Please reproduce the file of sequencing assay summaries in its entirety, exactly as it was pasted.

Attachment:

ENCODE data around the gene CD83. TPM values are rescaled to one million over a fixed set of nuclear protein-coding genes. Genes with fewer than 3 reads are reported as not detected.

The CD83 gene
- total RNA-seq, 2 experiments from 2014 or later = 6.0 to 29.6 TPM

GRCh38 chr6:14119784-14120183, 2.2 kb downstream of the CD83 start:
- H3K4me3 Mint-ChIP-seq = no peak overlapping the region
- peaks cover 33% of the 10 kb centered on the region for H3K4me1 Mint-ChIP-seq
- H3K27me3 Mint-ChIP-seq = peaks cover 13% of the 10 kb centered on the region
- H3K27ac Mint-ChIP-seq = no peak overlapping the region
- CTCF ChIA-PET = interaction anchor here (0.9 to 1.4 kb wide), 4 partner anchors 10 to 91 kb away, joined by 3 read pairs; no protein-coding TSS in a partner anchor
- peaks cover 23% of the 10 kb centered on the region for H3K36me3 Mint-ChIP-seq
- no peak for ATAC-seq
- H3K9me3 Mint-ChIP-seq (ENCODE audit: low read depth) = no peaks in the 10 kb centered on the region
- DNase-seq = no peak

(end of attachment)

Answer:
ENCODE data around the gene CD83. TPM values are rescaled to one million over a fixed set of nuclear protein-coding genes. Genes with fewer than 3 reads are reported as not detected.

The CD83 gene
- total RNA-seq, 2 experiments from 2014 or later = 6.0 to 29.6 TPM

GRCh38 chr6:14119784-14120183, 2.2 kb downstream of the CD83 start:
- H3K4me3 Mint-ChIP-seq = no peak overlapping the region
- peaks cover 33% of the 10 kb centered on the region for H3K4me1 Mint-ChIP-seq
- H3K27me3 Mint-ChIP-seq = peaks cover 13% of the 10 kb centered on the region
- H3K27ac Mint-ChIP-seq = no peak overlapping the region
- CTCF ChIA-PET = interaction anchor here (0.9 to 1.4 kb wide), 4 partner anchors 10 to 91 kb away, joined by 3 read pairs; no protein-coding TSS in a partner anchor
- peaks cover 23% of the 10 kb centered on the region for H3K36me3 Mint-ChIP-seq
- no peak for ATAC-seq
- H3K9me3 Mint-ChIP-seq (ENCODE audit: low read depth) = no peaks in the 10 kb centered on the region
- DNase-seq = no peak